Greenwich Real Estate got a bad rap in September this year when Barry Sternlicht, chairman and CEO of Greenwich, CT based Starwood Capital Group announced, “You can’t give a house away in Greenwich”, according to Bloomberg.com.
Sternlicht’s disgruntled comment was likely motivated by the fact that he listed his 5.8 acre estate in back country Greenwich in June 2008– that subsequently underwent numerous price reductions and a single price increase–and was no longer listed for sale by early 2010. He relocated to Florida this year.
A glimpse of the Greenwich Real Estate Market as of the end of the 3rd quarter 2016 (see attached Market Statistics Report) reveals that—in fact– there are distinct pockets of strength.
As has been the case in recent years, the sales of homes under $2M are fueling this market and are a distinct pocket of strength. Inventory ended the 3rd quarter noticeably up 8% in the $$0-1M range, providing more opportunity for entry level buyers than there has been in the recent past in this range. With contracts up 2% Jan.-Sept. 2016 vs. Jan.-Sept. 2015, this price range comprised 8% of the current inventory as of the end of September and an impressive 19% of all 2016 contracts to date.
While inventory in the $1-2M range has been tighter, down 5% Sept. 2016 vs. 2015, contracts are up 9% in this powerhouse price range over last year. This range represents 21% of the current inventory and an astounding 41% of all 2016 contracts! So, it is clear that the demand is greater than the supply and a seller’s market in Greenwich below $2M as of the end of the 3rd Quarter 2016.
The $2-3M price range in Greenwich, meanwhile, has been picking up speed. With inventory in this range ending the 3rd Quarter down 6%, this price segment represents an impressive 19% of current inventory and 19% of all 2016 contracts. Demand in this category is equal to the supply in this range.
High end sales have been soft across the country in 2016 and Greenwich is no different. Despite this, Greenwich’s real estate market ranks near the top as the 12th most expensive in the nation with an average price of about $1.3M for a 4-bedroom, 2 bath home. This represents a price increase of more than 4% from last year, according to an annual Coldwell Banker report.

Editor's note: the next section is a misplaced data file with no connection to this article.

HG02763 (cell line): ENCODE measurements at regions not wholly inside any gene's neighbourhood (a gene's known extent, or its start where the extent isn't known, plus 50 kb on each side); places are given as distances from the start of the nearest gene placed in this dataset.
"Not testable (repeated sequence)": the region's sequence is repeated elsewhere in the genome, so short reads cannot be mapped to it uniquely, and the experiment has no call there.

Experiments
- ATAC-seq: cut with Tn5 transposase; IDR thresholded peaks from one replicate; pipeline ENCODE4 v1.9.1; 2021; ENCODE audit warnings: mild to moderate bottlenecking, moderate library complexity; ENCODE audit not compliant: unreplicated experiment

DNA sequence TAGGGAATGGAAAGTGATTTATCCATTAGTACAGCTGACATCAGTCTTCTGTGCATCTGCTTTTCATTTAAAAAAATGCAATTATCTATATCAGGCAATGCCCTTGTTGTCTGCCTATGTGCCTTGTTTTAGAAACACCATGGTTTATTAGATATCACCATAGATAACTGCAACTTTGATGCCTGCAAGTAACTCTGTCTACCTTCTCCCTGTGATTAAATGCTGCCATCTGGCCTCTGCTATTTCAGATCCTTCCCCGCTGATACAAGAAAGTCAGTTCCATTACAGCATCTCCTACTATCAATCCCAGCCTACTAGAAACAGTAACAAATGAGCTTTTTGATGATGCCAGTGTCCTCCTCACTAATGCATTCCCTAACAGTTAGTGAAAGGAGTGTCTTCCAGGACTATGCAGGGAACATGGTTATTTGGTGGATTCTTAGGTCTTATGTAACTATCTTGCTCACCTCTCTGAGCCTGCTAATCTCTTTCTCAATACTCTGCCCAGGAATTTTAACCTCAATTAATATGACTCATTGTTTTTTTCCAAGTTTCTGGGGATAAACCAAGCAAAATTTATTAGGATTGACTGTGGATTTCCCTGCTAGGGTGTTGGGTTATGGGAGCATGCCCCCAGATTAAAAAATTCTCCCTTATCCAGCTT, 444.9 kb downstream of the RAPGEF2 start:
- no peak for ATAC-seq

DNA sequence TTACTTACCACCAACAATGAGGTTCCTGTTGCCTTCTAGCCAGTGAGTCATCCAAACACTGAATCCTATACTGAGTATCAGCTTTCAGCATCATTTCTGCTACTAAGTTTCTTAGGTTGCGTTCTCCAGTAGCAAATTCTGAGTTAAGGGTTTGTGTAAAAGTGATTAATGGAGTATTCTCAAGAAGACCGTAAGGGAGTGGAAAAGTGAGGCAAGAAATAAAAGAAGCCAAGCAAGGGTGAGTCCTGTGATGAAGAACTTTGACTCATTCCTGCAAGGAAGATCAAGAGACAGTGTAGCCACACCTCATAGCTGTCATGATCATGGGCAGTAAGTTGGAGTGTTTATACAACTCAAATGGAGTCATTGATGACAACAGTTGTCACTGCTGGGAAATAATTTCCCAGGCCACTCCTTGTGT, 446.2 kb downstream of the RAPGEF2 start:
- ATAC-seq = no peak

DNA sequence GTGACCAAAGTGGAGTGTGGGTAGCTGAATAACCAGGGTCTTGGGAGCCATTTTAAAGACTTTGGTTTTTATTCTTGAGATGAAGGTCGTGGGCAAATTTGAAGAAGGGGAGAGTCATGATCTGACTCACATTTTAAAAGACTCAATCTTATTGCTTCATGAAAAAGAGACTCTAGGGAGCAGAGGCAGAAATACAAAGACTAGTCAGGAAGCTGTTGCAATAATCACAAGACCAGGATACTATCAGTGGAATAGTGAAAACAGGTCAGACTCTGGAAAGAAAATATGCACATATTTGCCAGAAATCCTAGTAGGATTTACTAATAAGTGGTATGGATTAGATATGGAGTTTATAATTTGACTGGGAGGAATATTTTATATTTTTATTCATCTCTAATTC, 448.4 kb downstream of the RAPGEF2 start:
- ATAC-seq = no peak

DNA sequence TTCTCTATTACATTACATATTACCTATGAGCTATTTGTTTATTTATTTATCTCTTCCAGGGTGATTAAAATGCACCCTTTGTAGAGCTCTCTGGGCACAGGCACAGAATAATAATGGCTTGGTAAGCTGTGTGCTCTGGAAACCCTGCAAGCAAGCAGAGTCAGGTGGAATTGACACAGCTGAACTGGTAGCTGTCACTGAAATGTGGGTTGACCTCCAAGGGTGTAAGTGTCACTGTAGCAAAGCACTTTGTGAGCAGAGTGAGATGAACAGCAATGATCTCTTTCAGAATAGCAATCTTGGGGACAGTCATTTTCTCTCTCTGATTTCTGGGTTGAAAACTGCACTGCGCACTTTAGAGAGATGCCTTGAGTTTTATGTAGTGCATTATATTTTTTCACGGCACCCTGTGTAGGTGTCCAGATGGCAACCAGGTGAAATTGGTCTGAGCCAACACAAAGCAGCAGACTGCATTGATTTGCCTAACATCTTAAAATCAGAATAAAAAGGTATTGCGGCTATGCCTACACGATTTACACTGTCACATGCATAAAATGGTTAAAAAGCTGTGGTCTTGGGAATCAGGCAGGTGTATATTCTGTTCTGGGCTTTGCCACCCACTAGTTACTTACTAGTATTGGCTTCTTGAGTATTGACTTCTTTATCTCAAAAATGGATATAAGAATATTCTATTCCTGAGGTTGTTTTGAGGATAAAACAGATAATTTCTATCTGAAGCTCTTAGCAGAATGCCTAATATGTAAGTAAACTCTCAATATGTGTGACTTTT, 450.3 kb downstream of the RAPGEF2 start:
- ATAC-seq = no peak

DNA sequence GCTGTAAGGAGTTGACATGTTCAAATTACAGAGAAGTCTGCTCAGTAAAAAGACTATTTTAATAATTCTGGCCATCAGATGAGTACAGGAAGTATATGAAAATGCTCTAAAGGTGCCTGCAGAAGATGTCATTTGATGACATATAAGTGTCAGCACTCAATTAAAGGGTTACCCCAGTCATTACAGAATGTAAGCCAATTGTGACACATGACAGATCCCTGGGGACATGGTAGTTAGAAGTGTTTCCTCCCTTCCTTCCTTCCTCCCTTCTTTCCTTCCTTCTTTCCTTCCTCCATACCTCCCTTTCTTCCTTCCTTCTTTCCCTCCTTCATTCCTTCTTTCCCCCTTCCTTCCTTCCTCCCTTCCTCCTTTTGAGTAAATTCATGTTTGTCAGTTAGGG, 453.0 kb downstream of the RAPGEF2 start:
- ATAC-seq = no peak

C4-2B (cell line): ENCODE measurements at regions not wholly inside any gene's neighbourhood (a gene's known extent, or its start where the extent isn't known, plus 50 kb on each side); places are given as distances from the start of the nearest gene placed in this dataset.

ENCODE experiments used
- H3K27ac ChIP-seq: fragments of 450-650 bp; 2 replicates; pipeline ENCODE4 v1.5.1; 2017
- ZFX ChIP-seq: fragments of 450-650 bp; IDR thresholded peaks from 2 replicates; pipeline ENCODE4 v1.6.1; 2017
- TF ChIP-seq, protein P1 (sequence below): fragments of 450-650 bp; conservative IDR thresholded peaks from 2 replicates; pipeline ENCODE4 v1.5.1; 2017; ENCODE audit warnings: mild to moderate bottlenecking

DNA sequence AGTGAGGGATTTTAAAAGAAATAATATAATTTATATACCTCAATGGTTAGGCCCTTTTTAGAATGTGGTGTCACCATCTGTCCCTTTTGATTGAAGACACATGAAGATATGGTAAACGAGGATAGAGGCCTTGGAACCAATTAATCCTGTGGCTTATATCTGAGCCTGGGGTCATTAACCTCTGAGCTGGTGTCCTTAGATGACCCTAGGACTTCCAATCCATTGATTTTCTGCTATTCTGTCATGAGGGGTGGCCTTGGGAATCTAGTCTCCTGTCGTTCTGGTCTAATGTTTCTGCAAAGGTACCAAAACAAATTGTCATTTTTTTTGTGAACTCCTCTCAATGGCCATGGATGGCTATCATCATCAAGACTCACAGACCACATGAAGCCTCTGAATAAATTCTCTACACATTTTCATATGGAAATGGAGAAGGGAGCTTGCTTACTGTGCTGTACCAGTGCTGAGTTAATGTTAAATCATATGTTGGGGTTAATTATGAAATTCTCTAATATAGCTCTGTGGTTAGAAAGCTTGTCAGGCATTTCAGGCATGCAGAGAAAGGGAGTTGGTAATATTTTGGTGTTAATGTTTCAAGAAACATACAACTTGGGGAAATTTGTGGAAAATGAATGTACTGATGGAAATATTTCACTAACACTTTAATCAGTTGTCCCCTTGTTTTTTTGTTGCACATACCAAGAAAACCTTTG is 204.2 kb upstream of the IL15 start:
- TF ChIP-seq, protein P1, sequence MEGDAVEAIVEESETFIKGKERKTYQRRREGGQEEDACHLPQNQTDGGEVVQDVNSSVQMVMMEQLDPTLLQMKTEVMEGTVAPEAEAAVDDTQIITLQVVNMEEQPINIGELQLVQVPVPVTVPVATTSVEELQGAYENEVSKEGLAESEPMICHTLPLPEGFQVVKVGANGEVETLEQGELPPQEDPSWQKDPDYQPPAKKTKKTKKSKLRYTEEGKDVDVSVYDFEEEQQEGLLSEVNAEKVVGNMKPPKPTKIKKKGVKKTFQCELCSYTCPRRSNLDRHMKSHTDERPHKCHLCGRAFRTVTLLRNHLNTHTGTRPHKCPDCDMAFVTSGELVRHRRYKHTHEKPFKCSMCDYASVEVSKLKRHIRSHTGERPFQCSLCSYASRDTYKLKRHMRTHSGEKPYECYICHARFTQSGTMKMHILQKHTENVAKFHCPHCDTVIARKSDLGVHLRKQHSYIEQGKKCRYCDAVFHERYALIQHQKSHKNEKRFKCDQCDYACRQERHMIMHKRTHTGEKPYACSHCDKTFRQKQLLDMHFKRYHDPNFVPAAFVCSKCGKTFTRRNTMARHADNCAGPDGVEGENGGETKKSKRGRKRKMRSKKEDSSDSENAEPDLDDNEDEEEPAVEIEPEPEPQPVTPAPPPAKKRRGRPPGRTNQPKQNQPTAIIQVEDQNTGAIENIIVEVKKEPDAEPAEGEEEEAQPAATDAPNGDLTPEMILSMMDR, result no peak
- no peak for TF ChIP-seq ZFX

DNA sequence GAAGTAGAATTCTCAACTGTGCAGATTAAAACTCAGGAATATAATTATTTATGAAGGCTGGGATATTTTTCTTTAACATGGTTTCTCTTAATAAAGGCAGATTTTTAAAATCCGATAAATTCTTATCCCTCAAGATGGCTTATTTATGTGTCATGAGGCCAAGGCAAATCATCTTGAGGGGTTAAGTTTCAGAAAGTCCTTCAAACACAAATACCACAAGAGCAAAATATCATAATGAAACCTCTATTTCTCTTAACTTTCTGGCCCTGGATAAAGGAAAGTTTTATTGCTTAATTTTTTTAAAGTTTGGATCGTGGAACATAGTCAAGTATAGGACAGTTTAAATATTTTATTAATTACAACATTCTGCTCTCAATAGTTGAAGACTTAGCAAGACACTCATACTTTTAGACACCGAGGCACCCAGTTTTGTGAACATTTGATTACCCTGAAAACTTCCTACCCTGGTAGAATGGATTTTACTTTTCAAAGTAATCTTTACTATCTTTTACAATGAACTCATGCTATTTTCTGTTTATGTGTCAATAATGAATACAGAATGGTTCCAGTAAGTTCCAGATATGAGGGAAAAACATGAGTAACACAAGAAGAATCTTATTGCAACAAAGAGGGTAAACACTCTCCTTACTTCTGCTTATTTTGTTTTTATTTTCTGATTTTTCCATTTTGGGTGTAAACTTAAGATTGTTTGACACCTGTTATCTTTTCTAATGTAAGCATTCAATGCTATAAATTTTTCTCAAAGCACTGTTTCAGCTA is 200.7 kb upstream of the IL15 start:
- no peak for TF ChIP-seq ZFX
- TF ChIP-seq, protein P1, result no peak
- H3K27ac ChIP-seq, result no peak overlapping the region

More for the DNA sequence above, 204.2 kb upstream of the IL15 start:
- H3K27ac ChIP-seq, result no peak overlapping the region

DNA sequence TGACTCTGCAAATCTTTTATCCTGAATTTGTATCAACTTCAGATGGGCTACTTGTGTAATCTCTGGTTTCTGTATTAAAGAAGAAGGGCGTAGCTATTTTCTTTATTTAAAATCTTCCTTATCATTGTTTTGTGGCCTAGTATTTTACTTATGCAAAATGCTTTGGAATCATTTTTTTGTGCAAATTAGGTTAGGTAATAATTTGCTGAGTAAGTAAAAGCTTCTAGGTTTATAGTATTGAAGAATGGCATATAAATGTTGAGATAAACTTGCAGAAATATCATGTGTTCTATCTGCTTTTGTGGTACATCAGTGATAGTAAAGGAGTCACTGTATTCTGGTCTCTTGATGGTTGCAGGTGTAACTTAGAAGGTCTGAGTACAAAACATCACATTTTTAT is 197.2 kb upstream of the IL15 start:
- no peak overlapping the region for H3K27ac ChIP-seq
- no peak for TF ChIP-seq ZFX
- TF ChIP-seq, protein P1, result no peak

While contracts and sales are largely down in Greenwich in the $3M+ ranges, Jan.-Sept. 2016 vs. Jan.- Sept. 2015, there are many factors that may contribute to this. As Barry Sternlicht cited as his rationale for departing the state, “Connecticut got too close to Manhattan tax rates”. (Bloomberg.com)
Another contributing factor to the decline in high end contracts and sales is the strength of the dollar. The demand by foreign investors has declined as our dollar has strengthened.
Another factor may be the difference in how Wall Street now receives their bonuses. Instead of getting a lump sum in cash at the beginning of the year, these financial types are being compensated in stock instead of cash and the income is spread out over numerous years.
This has tipped the fulcrum in Greenwich to a traditional spring market where May, June and April (in this order) are the strongest months for contracts now versus the March, May and April format, which was common pre-2008. More high- end purchases are now being made at the end of the year for this reason, with October now being the 6th most popular month for a home to go to contract in Greenwich.
Bottom line: no matter what time of year people purchase their homes, Greenwich remains one of the most sought-after places to live in the US in ALL price ranges due to its sheer proximity to Manhattan, schools, clubs, beaches, parks, transportation and the exceptional lifestyle that is afforded by living here.
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